Artificial insemination projects to increase elephant population

photo: Bohdan Szcześniak

photo: Bohdan Szcześniak

The elephant population in Thailand has decreased to less than 5,000 as they have been abandoned and left uncared. Concern authorities have made efforts to increase the huge animal’s population through artificial insemination projects.

Phang Sommai is the latest casualty at the Elephant Conservation Centre in northern Lampang province. Her palms were seriously injured and she cannot walk.

Phang Sommai’s injuries highlight the plight of Thai elephants. Some lost their legs after stepping on landmines while dragging timber in the forest. Many others were wounded by cars while roaming Bangkok’s streets as a result of their mahouts’ exploitation.

“Elephants brought to the cities usually become stressed. Sometimes they run wild, hurting people and damaging property. They also suffer from exhaust fumes, as their trunk which is a highly sensitive organ, is at the same level as car exhaust pipes, and they inhale the toxic fumes directly,” said Preecha Puangkam, a veterinarian at Mae Sa Elephant Camp.

Despite attempts to improve the well-being of elephants, about 400 of the pachyderms wander in cities. As a result, there are more untimely deaths than there are babies born, causing an imbalance in the elephant population.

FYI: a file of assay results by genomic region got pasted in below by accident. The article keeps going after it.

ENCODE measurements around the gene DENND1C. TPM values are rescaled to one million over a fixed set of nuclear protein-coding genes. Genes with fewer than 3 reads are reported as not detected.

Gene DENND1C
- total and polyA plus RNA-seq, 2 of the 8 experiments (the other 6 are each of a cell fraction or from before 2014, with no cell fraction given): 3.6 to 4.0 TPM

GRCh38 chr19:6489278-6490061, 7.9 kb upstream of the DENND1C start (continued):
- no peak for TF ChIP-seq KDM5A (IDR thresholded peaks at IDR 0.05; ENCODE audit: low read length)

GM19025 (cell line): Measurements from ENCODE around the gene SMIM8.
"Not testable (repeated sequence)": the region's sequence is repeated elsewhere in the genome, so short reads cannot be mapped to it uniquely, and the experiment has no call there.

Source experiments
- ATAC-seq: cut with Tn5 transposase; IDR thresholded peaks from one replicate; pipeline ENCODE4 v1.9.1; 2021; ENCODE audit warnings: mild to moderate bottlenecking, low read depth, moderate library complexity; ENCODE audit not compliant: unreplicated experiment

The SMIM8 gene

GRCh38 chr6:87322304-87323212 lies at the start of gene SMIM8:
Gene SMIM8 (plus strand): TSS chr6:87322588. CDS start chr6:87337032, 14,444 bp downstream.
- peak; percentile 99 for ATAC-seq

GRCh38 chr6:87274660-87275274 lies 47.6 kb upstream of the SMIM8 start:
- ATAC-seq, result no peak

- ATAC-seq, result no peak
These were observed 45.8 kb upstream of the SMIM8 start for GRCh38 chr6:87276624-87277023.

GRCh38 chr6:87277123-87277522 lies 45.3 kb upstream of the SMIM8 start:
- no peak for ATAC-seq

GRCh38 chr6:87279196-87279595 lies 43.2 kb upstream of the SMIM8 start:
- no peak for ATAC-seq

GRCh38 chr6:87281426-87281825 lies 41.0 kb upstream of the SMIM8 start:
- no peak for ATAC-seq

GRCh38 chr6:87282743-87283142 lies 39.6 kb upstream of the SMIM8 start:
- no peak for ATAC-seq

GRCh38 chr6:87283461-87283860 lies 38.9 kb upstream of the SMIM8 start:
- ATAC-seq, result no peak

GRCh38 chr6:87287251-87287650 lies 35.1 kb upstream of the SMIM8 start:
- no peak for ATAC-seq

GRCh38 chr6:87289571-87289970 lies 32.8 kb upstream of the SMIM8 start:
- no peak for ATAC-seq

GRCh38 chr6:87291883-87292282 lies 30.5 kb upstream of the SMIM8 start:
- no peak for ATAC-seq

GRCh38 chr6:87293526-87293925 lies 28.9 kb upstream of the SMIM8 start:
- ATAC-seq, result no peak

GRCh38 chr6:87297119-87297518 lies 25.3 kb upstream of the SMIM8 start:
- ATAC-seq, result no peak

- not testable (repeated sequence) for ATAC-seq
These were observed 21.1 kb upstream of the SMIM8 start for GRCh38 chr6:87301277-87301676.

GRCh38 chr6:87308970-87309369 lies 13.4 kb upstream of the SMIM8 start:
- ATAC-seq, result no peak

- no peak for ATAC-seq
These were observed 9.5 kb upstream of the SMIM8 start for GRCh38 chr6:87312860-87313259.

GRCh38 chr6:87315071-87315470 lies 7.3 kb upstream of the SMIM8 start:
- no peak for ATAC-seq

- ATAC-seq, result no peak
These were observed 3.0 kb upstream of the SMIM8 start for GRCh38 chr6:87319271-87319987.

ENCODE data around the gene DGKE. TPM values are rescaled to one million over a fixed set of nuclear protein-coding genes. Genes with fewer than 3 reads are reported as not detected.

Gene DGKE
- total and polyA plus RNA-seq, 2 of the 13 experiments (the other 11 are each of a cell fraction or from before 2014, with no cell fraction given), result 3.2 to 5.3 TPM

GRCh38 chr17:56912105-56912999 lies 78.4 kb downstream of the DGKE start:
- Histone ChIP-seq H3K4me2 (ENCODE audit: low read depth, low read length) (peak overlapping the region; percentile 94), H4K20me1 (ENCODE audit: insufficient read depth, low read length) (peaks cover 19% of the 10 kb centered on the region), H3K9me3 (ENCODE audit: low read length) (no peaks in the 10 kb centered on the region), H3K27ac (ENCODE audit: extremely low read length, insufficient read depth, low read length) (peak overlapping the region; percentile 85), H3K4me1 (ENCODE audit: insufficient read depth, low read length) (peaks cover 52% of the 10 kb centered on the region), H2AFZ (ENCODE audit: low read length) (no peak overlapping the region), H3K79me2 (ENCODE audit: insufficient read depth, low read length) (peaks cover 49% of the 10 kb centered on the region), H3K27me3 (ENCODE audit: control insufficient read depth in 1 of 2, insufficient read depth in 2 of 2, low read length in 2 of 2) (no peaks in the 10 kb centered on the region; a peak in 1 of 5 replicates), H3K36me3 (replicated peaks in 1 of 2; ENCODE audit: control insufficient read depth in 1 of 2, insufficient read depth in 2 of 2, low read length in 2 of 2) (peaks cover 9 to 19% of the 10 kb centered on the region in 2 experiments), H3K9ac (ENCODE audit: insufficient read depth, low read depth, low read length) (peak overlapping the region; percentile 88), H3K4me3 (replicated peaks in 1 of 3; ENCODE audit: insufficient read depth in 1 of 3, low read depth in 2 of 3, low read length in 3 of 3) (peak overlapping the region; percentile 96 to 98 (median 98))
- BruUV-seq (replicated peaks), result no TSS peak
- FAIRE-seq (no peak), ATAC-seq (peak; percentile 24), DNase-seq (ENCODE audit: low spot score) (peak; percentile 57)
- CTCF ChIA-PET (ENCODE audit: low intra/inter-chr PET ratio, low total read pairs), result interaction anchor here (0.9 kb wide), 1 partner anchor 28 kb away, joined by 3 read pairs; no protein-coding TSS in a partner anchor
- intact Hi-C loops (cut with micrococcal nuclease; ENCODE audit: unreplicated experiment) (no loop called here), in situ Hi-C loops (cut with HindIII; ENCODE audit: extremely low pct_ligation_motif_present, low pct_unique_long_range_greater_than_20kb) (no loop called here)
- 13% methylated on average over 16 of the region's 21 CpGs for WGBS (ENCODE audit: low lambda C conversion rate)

Lack of opportunity for natural mating also contributes to the dwindling population of Thai elephants.

A female elephant normally gives birth to a single calf, with a 23-month gestation period, longer than other animals.

“Mahouts prefer to have elephants working for money than anything else. Elephant camps also want to keep female elephants as they are easily tamed. This means the males and females have less opportunity to meet and mate,” said Sitthidech Mahawangsakul, a veterinarian at Elephant Conservation Centre.

However, researchers have successfully developed an artificial breeding programme to increase the elephant population and reduce weak characteristics caused by inbreeding. It recently welcomed ‘Khun Plai’, said to be the first baby elephant in Asia born to a mother who was artificially inseminated with fresh semen.

“From this success, we are seeing the way to breed Thai elephants and conserve the huge animal,” said Ronnachit Rungsri, a veterinarian at the Elephant Artificial Insemination Project.

Research into frozen elephant semen has also been carried out. The frozen semen can be kept for about 20 years for artificial insemination. Phang Sao was given frozen semen and now she is pregnant, with delivery of her baby expected in September. Researchers say the new born will be the world’s first elephant baby from frozen semen and a new hope for the conservation of Thai elephants.